[TCRA] Mass clinic to test county's preparedness

Greg Hammerel w9gdh at chibardun.net
Tue Oct 11 17:11:25 CDT 2005


Barron Co ARC2 (ARES/RACES) will be involved.  We will use 146.58 
simplex at Barron High School and the Mobile Command Post.  443.650 + 
110.9 repeater will be used to communicate outside of the city of 
Barron.  This test will run from 9AM to 12 noon,  OCT 14. If you would 
like to participate in this test be at the BARRON HIGH SCHOOL 
http://www.barron.k12.wi.us/highschool/ and meet at the MOBILE COMMAND 
POST vehicle. Use 146.58 if you need help finding us.

W9GDH   GREG



Mass clinic to test county's preparedness

by Jeremy A. Jensen 	October 05, 2005

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The above photo shows the interior of the Mobile Command Center, 
designed to serve as the county's dispatch center in case of a catastrophe.

Emergency preparedness. In the wake of Hurricanes Katrina and Rita - and 
going back as far as the 9/11 tragedy - the nation has become consumed 
with the question, "If a tragedy or national disaster occurs, are we 
prepared?" That question has been met with different answers at various 
levels of government: some positive, some negative.

In Barron County, there is a group of people who have been focusing 
their energies for the last two years on making sure the county is 
prepared to respond to a catastrophe. While county residents can rest 
easy that a hurricane will not be making its way through the county in 
the near future, concerns such as communicable disease outbreaks, 
tornadoes and chemical spills are very real.


"Emergency preparedness has really come to the forefront of people's 
concern since the fallout of Hurricane Katrina," says Barron County 
Public Health Officer Hilde Perala. "We've been getting a lot of 
questions about whether the county is prepared or not, and people don't 
realize that we have been looking at this issue since well before Katrina."

In fact, says Perala, Barron County has been working on developing a 
Public Health Emergency Plan since the 9/11 attacks.

"Public Health has always had a piece of that [preparedness] puzzle," 
says Perala. "We are involved in the prevention of communicable disease; 
however, it was only after 9/11 and the anthrax scare that the federal 
government really started focusing on it and the money started coming in."

That planning will be put to the test Friday, Oct. 14, at Barron High 
School, as over 400 volunteers will be routed through a mass clinic in 
an exercise sponsored by the Public Health Department and the county's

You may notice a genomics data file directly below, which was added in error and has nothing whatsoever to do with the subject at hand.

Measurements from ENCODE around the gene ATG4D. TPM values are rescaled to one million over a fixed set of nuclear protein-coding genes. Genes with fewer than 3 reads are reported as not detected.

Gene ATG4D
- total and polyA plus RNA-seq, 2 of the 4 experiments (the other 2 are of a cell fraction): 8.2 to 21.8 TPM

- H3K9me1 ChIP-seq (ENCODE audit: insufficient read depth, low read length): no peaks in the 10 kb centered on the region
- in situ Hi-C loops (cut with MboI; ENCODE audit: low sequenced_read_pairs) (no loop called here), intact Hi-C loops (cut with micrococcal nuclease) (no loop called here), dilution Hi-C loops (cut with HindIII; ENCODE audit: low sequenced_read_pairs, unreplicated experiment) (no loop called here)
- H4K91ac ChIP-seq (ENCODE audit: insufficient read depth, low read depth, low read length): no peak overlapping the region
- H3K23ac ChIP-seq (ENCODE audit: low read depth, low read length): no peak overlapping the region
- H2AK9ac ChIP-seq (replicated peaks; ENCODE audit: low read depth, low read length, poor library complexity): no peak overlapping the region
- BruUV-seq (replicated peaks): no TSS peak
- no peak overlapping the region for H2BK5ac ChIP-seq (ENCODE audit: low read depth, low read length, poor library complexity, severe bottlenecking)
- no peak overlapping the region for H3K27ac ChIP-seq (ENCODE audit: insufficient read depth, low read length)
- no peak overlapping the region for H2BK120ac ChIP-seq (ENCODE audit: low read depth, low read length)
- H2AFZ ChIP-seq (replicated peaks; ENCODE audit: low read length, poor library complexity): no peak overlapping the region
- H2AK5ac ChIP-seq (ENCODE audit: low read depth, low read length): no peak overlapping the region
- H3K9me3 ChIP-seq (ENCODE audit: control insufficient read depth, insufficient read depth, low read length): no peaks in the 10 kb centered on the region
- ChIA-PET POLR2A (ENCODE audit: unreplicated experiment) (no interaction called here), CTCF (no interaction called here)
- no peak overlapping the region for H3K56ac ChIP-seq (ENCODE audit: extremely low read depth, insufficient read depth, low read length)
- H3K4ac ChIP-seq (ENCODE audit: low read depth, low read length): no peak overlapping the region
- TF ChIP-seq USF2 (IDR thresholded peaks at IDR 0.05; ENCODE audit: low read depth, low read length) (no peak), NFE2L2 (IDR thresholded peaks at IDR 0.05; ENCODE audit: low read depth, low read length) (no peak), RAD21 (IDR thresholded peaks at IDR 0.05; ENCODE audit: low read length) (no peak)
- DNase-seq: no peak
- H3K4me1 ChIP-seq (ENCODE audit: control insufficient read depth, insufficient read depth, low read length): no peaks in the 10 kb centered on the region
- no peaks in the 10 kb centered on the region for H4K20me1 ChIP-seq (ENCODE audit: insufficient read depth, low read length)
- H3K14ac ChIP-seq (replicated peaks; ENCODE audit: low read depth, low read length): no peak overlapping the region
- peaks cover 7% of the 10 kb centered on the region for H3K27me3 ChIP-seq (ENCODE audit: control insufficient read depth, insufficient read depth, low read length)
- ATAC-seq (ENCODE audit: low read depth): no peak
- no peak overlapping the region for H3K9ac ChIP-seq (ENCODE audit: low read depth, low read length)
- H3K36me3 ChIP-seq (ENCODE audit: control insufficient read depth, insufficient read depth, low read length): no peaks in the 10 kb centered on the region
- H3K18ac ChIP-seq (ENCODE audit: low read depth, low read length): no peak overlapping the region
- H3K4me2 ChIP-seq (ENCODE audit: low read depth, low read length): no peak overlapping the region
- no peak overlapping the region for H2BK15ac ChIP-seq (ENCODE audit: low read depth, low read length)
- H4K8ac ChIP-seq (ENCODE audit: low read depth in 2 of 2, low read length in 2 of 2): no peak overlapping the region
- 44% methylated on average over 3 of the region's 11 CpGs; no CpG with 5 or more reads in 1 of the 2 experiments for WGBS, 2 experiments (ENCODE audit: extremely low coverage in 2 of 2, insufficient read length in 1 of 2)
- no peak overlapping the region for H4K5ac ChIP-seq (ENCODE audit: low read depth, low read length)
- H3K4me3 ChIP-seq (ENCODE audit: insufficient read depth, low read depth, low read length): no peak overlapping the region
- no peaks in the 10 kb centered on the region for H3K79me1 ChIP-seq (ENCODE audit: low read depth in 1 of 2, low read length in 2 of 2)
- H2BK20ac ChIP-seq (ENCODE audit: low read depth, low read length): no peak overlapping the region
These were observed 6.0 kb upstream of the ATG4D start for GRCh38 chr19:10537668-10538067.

Emergency Management Department. The purpose of the exercise is to help 
the agencies involved in emergency preparedness diagnose where problems 
may occur in the event of a real tragedy, and address those issues 
immediately.

"Obviously it's always better to test a plan before you try and put it 
in a real-life application," says Perala. "By conducting the mass 
clinic, we can assess any weak areas in the county's Public Health 
Emergency Plan and try to find solutions."

"That's why we need it to be as close to real life as possible," adds 
Kaye Thompson, county public health educator and local emergency 
preparedness planner. "What's the point of doing an exercise that 
doesn't really test the system?"

The scenario

The scenario for the exercise is as follows: there has been a report of 
pneumonic plague that has been traced to the county fair, and the 
county's Public Health Department has to ascertain the extent of 
exposure and vaccinate the entire population of the county within a 
matter of days. An added factor to the scenario is that the county has 
been "notified" that it cannot receive help from surrounding counties 
due to similar outbreaks at their fairs.

The 400 volunteer "patients" will be directed to go to Barron High 
School - the county's mass clinic site - in waves, simulating the ebb 
and flow of patients the clinic could expect in the event of a health 
emergency. Once at the clinic, the patients will be sent through each of 
the following six stations:

* Triage - Symptomatic patients are separated from those without symptoms;

* Registration - Patients are greeted, registered, and given information;

* Education - Questions are answered about the agent/disease and medication;

* Screening - Patients are screened for contraindications (allergic